DW1, Howa gave evidence that the appellant is the one who hired the car but did not tell his friends where they were going. After Bottom Road (I assume this is Bottom Hospital junction) Appellant stopped the car to collect his friend Mfune and DW1 was asked to wait for him at the Irish potato market and he waited for 30 minutes. Not long after three people came to the car carrying a bag and DW1 was told to go to Area 4. What I find interesting is that in cross examination the said friend of the appellant, Howa, actually stated that it was the appellant who hired the vehicle from DW1 and the two had never charted before. It is necessary, I believe it is necessary to quote what the record states:

“Yes you came to hire my car. I do not know what you do. We have never charted before.”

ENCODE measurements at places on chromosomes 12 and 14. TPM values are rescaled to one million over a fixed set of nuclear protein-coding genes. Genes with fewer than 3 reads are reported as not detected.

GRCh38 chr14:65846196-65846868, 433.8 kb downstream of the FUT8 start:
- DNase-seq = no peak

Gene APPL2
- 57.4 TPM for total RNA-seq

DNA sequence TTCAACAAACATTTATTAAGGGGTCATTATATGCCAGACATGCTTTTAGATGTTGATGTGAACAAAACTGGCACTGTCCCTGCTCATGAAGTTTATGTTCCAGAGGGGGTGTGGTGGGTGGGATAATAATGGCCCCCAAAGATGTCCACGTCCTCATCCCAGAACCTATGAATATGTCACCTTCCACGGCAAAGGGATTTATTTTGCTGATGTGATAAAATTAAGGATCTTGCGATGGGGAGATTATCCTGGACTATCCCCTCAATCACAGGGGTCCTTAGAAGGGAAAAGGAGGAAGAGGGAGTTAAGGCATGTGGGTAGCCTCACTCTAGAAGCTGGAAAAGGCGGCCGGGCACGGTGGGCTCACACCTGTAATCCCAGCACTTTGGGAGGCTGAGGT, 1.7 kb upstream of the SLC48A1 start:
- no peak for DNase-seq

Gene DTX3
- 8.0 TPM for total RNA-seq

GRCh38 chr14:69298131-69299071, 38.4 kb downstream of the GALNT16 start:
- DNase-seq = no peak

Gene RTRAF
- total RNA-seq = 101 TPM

This is interesting because the appellant had actually stated that he was found on the scene where the robbers were arrested because he wanted to rescue a friend, DW1, the same one who said that he and the appellant have never chatted before nor does DW1 know what the appellant does. I asked myself if it is possible for friends, and as appellant would want us believe, that they are good friends, to have never chatted before, This would be some kind of a strange friendship. Further, the appellant said that he rushed to rescue the said Howa who was being assaulted. In his own evidence in chief Howa did not at any one point state that he was assaulted by Securicor guards. In fact his evidence corroborates that of PW3 and PW4. He said that